CAPE TOWN, February 10 (ANA) – President Jacob Zuma’s 2017 State of the Nation Address (Sona) would be remembered for his “passive economic message” along with flying fists between parliamentary officials and members of the Economic Freedom Fighters (EFF), AfriBusiness said on Friday.
Zuma delivered the Sona during a joint sitting of National Assembly and the National Council of Provinces (NCOP) on Thursday which descended into chaos when the MPs from the EFF were thrown out of the house. Soon after that the Democratic Alliance (DA) contingent walked out.
Zuma’s Sona economic message centred around the radical transformation of the economy, more black ownership of key industries, as well as constitutional measures to redistribute the land to black people.
Afribusiness law and policy analyst, Armand Greyling, said Sona 2017 could only be described as one of the most disturbing parliamentary sessions in South African history, and a “boxing match” between Zuma and the business sector.
“Despite all the violence, Zuma’s speech, as expected, was mostly about a more aggressive stance on the implementation of land reform by accepting and implementing the long-debated Land Expropriation Bill,” Greyling said in a statement.
The Bill has been referred back to Parliament due to a lack of proper public participation.
Greyling said that the legislation would put private property ownership in jeopardy, creating a ripple effect that would cause foreign investment within the country to shrink.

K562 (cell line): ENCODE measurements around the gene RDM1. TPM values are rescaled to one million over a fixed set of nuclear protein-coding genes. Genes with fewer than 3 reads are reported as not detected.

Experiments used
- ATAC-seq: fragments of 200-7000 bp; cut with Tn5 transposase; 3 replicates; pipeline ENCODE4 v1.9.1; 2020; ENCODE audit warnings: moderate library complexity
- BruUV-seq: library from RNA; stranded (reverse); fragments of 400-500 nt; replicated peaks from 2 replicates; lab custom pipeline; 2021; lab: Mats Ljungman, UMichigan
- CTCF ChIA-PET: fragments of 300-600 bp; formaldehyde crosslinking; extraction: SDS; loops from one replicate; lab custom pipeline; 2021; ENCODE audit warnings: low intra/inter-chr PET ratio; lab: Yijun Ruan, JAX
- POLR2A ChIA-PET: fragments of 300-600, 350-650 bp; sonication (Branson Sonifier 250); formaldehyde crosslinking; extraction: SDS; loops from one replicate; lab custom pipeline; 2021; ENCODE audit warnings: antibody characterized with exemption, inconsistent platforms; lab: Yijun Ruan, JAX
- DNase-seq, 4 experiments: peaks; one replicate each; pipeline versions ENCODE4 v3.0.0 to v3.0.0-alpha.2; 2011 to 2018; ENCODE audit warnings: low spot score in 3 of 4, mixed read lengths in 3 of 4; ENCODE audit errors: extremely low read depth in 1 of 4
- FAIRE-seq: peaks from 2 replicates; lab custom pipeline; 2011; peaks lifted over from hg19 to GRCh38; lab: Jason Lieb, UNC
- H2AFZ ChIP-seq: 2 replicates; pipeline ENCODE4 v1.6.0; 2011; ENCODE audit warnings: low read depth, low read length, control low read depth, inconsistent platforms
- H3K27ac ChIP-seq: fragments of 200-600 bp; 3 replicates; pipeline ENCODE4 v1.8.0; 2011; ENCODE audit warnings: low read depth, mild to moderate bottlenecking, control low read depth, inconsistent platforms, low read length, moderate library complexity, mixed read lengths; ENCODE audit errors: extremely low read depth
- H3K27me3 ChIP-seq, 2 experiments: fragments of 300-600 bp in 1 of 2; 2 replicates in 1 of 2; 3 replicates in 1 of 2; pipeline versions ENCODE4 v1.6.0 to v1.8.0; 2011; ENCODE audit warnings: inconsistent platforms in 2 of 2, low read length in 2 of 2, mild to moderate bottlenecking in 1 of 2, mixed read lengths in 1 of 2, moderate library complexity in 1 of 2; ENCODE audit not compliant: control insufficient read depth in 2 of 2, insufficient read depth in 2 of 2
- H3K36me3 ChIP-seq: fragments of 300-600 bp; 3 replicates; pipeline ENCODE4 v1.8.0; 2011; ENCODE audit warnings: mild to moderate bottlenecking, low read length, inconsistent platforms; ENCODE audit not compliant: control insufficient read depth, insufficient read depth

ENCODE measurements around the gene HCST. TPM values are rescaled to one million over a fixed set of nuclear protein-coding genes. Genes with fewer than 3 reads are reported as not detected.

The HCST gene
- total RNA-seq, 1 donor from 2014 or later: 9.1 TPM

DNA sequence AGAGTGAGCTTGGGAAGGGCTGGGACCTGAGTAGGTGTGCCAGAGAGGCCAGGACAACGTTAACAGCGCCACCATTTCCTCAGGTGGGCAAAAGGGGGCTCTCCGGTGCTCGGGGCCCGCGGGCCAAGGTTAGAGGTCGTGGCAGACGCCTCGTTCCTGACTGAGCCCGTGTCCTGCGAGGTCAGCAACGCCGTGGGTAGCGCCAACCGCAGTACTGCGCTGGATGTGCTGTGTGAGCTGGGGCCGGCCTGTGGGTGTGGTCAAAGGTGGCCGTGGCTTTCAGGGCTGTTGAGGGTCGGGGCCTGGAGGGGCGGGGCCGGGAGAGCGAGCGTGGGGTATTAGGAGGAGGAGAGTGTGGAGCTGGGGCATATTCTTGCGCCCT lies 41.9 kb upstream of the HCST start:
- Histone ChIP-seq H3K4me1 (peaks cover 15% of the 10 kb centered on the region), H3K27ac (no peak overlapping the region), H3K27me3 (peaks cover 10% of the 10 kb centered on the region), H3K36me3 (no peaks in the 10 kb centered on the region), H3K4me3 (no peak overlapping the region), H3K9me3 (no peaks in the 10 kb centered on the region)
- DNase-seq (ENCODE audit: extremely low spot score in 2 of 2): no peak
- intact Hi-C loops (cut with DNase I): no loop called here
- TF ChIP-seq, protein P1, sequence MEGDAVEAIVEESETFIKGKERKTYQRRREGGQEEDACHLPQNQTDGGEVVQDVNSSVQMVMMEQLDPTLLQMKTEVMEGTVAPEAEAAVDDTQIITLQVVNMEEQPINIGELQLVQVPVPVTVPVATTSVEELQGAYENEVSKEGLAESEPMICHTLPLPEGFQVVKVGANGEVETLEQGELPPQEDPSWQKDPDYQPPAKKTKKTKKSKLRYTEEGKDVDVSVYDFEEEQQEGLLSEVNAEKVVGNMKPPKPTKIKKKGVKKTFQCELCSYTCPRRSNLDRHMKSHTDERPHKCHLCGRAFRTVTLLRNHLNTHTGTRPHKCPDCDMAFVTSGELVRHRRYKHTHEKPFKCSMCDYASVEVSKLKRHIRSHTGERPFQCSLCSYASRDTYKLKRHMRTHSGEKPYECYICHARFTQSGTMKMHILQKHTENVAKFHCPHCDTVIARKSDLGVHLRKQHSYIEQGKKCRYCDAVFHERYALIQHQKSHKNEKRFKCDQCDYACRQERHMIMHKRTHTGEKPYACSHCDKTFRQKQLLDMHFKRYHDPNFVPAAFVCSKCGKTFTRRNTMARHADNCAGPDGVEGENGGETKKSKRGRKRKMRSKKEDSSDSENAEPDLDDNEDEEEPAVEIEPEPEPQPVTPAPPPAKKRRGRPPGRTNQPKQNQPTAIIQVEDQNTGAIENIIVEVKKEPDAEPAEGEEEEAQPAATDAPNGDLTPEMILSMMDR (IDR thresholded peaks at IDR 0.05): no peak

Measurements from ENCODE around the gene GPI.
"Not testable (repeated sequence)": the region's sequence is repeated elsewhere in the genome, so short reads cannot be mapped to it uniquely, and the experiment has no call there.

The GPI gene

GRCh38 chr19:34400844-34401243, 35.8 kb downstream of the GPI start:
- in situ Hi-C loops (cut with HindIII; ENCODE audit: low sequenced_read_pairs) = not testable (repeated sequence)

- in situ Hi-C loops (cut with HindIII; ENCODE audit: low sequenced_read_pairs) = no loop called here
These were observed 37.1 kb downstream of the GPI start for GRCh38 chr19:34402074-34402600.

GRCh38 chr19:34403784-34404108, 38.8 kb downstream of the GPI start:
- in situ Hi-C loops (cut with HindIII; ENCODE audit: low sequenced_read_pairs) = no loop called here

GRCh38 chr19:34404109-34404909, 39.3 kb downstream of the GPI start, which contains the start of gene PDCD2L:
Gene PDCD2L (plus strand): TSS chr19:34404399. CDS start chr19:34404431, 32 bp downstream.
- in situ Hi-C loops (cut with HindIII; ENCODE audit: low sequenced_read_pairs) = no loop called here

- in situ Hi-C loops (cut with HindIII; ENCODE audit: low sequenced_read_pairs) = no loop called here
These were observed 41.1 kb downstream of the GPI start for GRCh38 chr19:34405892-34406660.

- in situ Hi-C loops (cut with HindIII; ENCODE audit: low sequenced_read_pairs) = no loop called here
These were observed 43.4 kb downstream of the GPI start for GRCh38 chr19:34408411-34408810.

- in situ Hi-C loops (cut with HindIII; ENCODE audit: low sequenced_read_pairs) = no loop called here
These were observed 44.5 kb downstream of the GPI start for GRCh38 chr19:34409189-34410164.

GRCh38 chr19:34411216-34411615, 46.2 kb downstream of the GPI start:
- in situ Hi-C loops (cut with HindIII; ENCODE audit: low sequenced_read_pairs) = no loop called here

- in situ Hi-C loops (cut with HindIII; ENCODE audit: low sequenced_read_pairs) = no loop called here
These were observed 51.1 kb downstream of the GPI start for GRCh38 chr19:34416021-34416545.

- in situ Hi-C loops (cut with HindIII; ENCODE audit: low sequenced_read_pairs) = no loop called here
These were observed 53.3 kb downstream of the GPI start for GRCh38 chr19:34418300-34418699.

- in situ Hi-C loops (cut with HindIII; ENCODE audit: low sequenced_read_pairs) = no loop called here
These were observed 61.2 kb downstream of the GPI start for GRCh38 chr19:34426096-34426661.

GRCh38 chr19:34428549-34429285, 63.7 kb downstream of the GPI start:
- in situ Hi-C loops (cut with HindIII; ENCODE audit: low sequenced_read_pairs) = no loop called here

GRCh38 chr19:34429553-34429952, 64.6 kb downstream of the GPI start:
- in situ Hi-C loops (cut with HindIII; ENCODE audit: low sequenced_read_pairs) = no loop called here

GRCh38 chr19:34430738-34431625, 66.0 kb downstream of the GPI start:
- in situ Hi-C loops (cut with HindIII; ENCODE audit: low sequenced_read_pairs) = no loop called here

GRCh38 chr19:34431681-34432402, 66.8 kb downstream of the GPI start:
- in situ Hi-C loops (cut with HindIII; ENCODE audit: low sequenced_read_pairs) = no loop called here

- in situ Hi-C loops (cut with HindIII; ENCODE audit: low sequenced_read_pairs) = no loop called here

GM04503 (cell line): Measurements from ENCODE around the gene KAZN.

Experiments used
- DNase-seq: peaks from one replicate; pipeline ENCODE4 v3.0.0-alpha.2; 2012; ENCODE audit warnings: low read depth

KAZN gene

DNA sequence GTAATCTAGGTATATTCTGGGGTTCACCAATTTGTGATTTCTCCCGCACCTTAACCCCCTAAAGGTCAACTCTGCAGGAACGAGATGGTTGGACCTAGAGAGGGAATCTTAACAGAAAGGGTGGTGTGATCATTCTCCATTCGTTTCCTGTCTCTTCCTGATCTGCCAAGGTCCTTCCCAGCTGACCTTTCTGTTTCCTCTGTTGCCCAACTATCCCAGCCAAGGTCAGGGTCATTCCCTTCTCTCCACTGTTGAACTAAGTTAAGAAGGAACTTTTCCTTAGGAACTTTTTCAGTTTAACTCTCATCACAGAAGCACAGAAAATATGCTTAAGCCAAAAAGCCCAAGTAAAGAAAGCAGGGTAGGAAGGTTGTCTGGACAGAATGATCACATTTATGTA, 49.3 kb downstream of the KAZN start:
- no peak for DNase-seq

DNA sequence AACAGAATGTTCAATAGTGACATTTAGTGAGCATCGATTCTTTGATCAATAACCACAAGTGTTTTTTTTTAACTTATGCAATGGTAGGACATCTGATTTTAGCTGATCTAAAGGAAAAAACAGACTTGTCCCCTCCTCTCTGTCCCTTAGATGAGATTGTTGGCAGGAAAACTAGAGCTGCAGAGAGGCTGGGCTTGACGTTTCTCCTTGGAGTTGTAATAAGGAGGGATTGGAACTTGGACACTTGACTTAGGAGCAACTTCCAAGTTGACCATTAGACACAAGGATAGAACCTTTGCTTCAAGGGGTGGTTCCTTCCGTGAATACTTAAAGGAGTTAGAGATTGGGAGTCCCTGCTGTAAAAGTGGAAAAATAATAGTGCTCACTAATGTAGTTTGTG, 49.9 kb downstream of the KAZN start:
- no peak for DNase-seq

Zuma also advised land claimants to accept the restitution of claimed land, rather than financial compensation, which Greyling said was an “ill-advised comment”.
Greyling also said that Zuma was seeking to implement policies that undermine private property ownership and the principle of a free market, and sought to alienate white business owners through talk of radical social economic transformation.
“Zuma has made it clear that radical social economic transformation will be the next step in South Africa’s economic future. His statement that the government’s intent is to make the economy more inclusive is however a farce,” Greyling said.
“What the ANC rather seeks to achieve is to make economic participation more beneficial to some, whilst marginalising other groups. The future threats toward the private business sector are real and should not be underestimated. Private property ownership for example will come under more severe pressure as time progresses.”
– African News Agency (ANA)